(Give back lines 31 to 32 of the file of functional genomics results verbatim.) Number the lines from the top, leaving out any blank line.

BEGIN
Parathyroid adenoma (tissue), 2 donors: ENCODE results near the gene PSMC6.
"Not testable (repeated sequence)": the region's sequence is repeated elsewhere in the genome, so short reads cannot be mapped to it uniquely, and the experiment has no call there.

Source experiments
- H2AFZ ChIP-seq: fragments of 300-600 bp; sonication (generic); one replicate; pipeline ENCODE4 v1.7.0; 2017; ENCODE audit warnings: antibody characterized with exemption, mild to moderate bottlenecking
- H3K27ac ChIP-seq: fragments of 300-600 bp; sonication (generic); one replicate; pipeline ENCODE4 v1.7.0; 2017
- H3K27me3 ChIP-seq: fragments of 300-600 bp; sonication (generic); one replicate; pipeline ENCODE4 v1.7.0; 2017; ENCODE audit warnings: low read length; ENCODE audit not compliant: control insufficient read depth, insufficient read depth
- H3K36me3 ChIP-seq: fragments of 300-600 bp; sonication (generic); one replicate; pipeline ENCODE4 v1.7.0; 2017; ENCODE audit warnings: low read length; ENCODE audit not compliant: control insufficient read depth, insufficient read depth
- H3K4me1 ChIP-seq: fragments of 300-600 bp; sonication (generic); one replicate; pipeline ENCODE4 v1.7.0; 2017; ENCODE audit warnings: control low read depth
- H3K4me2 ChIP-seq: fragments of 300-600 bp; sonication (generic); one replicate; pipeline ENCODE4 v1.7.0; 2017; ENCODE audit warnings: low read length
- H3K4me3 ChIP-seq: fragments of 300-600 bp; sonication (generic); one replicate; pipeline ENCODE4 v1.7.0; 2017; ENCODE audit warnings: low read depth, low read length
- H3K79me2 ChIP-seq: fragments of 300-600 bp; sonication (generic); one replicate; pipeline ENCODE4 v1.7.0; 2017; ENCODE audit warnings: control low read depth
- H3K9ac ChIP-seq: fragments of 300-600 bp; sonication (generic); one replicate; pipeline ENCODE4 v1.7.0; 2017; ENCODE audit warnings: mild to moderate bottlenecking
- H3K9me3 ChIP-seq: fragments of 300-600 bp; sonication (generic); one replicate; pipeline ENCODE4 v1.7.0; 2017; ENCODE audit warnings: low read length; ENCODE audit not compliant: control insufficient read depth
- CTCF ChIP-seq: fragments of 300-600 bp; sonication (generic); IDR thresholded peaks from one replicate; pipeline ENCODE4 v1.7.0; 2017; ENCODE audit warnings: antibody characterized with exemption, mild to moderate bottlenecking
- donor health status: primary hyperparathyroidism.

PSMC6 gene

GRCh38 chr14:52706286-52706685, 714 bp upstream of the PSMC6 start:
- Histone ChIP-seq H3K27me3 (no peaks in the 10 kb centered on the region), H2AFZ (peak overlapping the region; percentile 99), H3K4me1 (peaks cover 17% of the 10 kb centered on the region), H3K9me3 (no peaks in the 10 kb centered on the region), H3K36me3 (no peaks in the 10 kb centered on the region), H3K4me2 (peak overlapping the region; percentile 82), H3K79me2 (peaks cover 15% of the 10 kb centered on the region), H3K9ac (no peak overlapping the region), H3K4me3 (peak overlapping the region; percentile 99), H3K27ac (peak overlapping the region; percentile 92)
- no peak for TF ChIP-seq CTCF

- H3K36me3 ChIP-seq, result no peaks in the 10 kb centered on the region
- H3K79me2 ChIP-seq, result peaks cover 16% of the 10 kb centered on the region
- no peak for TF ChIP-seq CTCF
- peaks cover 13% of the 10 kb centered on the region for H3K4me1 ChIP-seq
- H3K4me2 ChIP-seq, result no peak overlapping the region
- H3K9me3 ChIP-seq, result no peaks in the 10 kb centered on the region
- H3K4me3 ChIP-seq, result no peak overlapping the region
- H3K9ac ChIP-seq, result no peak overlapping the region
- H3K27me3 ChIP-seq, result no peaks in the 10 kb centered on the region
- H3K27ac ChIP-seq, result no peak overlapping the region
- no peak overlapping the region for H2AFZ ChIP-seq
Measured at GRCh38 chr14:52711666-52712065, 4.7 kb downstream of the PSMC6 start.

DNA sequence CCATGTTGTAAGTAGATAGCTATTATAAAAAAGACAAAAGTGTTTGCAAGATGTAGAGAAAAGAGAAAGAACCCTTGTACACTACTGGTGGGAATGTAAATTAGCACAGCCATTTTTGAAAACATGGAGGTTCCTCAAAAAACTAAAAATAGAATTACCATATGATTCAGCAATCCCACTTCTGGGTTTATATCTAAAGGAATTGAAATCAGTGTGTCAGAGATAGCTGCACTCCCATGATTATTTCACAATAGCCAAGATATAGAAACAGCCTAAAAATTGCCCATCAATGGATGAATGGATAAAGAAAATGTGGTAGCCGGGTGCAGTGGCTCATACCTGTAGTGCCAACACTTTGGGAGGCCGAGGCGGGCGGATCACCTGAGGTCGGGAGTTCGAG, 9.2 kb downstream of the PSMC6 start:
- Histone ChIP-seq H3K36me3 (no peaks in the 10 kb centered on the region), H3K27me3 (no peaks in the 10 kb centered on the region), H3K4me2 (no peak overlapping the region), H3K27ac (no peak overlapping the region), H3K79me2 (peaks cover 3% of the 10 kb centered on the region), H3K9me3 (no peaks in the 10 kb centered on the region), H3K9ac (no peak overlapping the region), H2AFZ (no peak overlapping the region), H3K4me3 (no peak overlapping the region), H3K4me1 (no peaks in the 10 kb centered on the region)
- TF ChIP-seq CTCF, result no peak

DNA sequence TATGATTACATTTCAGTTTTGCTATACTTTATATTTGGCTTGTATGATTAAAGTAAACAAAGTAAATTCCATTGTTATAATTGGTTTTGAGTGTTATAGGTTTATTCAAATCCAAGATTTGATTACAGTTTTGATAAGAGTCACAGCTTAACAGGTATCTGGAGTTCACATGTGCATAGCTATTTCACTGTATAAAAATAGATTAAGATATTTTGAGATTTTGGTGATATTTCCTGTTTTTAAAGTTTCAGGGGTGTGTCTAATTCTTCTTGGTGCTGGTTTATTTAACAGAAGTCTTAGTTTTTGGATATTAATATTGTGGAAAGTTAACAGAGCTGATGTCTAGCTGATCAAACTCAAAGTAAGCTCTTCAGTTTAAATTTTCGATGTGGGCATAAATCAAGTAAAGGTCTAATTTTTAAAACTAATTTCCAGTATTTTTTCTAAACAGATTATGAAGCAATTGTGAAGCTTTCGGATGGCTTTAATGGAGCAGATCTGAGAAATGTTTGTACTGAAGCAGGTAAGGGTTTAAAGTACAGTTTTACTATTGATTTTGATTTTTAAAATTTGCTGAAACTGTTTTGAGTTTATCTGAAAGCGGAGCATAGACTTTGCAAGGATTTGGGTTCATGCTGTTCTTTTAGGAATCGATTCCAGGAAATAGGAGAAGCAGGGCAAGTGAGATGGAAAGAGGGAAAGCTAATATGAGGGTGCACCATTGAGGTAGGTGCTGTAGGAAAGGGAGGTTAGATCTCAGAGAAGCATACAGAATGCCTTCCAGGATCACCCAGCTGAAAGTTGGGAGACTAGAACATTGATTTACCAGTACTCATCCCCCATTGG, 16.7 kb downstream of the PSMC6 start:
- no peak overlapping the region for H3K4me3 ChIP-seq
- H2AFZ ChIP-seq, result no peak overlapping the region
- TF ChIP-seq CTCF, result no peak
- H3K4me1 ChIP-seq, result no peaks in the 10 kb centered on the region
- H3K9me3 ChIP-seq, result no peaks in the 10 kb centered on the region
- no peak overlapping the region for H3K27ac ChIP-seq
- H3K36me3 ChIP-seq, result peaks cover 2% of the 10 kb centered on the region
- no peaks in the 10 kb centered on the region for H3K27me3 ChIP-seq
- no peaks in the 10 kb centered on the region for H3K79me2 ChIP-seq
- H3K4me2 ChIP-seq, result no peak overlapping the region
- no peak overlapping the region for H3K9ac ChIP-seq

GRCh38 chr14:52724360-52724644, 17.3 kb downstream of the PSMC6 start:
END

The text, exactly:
Measured at GRCh38 chr14:52711666-52712065, 4.7 kb downstream of the PSMC6 start.

DNA sequence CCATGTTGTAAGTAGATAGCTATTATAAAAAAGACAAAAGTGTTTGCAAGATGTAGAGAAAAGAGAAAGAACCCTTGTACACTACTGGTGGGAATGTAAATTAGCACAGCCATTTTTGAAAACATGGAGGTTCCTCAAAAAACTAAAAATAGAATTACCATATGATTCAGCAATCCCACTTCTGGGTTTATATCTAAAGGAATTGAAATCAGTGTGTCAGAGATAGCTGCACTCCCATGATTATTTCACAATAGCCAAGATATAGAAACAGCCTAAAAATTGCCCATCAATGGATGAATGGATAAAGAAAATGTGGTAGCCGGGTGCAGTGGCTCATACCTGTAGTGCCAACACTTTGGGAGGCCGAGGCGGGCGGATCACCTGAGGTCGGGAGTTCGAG, 9.2 kb downstream of the PSMC6 start: